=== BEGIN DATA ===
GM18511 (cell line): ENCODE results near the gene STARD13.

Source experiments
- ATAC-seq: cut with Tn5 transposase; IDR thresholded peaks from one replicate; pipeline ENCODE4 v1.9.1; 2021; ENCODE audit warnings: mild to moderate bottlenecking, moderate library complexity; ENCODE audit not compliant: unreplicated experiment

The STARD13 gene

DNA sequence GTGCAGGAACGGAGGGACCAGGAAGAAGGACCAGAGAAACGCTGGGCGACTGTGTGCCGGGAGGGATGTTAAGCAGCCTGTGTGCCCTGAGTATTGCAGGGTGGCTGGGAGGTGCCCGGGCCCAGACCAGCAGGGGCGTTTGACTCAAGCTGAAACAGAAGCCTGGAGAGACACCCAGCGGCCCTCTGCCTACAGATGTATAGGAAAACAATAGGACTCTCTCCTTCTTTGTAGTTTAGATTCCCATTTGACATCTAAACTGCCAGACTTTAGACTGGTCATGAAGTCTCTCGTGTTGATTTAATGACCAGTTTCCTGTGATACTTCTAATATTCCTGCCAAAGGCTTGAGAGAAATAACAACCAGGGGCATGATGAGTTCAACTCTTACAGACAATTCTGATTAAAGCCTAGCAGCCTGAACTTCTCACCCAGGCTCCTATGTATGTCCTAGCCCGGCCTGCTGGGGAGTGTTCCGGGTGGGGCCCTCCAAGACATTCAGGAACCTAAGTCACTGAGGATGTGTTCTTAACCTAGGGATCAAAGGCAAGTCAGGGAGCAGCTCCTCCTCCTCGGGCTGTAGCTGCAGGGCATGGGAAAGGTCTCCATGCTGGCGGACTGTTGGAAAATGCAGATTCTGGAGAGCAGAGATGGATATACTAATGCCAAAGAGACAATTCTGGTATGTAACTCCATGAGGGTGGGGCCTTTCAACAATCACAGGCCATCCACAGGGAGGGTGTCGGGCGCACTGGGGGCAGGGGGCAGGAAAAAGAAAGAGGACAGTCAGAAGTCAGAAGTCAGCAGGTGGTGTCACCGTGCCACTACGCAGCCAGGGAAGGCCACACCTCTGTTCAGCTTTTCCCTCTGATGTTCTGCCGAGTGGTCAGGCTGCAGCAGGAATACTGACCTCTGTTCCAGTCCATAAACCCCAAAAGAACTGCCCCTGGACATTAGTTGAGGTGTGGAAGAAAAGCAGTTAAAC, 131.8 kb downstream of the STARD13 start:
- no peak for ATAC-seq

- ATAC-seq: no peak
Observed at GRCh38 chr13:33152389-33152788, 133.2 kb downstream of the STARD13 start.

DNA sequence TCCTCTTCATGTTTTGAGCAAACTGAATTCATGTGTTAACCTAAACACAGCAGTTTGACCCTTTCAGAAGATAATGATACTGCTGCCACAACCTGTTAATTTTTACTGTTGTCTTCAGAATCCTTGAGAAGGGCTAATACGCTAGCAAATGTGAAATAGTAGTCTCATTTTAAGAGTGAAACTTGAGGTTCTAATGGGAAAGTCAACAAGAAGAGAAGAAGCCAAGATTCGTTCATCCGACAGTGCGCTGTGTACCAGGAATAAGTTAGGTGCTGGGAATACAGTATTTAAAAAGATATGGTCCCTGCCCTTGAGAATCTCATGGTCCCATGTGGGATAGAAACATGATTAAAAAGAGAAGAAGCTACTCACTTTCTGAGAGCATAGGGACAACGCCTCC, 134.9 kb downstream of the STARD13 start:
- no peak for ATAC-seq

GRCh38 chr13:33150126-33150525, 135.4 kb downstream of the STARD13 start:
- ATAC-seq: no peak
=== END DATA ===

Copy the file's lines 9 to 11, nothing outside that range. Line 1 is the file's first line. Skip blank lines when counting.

DNA sequence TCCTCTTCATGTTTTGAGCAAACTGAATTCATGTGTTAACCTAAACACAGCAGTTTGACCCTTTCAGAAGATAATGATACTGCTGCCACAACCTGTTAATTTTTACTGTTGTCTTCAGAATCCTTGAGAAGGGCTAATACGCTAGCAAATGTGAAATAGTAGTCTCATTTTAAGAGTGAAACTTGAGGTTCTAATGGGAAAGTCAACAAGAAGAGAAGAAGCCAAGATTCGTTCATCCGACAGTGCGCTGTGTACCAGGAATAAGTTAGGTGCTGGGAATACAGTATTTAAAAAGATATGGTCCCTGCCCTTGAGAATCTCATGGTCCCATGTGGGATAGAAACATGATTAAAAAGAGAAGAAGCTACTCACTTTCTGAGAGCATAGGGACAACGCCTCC, 134.9 kb downstream of the STARD13 start:
- no peak for ATAC-seq

GRCh38 chr13:33150126-33150525, 135.4 kb downstream of the STARD13 start: